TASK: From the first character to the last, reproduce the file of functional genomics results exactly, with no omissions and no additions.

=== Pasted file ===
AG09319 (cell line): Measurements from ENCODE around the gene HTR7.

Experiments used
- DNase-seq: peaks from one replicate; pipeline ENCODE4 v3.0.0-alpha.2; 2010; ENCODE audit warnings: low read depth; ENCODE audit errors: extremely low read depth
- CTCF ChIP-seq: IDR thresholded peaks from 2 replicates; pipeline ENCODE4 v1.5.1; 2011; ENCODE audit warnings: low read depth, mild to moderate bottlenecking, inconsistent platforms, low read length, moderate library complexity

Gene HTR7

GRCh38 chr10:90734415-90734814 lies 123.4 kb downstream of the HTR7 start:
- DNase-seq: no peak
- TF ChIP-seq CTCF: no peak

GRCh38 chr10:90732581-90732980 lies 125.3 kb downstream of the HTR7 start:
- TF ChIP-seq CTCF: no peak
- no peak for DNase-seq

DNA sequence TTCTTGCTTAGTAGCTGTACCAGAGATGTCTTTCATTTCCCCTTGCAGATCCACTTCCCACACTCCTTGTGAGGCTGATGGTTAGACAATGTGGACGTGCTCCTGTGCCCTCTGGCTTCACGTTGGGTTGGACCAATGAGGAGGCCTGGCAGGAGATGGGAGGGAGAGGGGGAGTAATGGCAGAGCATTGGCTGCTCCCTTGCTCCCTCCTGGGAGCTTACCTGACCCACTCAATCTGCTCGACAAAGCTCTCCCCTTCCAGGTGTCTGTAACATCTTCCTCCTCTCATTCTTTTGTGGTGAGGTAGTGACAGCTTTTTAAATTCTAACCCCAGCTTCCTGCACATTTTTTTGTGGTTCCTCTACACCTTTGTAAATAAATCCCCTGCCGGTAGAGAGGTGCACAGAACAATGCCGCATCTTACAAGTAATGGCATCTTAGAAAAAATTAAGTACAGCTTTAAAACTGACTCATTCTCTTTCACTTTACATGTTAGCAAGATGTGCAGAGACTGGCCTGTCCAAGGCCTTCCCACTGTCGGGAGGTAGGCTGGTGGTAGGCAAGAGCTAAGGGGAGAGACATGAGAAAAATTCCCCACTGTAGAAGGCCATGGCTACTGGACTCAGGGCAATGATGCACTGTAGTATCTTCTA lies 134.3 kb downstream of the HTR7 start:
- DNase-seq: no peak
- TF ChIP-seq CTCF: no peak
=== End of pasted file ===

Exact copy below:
AG09319 (cell line): Measurements from ENCODE around the gene HTR7.

Experiments used
- DNase-seq: peaks from one replicate; pipeline ENCODE4 v3.0.0-alpha.2; 2010; ENCODE audit warnings: low read depth; ENCODE audit errors: extremely low read depth
- CTCF ChIP-seq: IDR thresholded peaks from 2 replicates; pipeline ENCODE4 v1.5.1; 2011; ENCODE audit warnings: low read depth, mild to moderate bottlenecking, inconsistent platforms, low read length, moderate library complexity

Gene HTR7

GRCh38 chr10:90734415-90734814 lies 123.4 kb downstream of the HTR7 start:
- DNase-seq: no peak
- TF ChIP-seq CTCF: no peak

GRCh38 chr10:90732581-90732980 lies 125.3 kb downstream of the HTR7 start:
- TF ChIP-seq CTCF: no peak
- no peak for DNase-seq

DNA sequence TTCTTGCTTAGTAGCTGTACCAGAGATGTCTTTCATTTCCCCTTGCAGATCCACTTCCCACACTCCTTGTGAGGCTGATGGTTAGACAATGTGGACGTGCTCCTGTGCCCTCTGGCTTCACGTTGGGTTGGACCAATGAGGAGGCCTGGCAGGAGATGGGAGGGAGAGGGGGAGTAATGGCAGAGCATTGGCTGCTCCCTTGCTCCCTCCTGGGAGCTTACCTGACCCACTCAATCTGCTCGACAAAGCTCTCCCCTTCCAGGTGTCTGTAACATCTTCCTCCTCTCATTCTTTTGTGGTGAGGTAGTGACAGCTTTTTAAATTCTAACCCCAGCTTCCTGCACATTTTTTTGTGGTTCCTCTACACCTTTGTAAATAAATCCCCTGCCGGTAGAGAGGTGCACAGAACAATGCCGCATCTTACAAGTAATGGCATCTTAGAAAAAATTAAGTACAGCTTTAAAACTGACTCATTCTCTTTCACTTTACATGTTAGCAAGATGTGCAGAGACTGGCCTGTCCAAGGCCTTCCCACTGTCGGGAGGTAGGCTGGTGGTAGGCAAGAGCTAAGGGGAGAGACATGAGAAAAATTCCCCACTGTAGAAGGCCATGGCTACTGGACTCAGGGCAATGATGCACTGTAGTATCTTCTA lies 134.3 kb downstream of the HTR7 start:
- DNase-seq: no peak
- TF ChIP-seq CTCF: no peak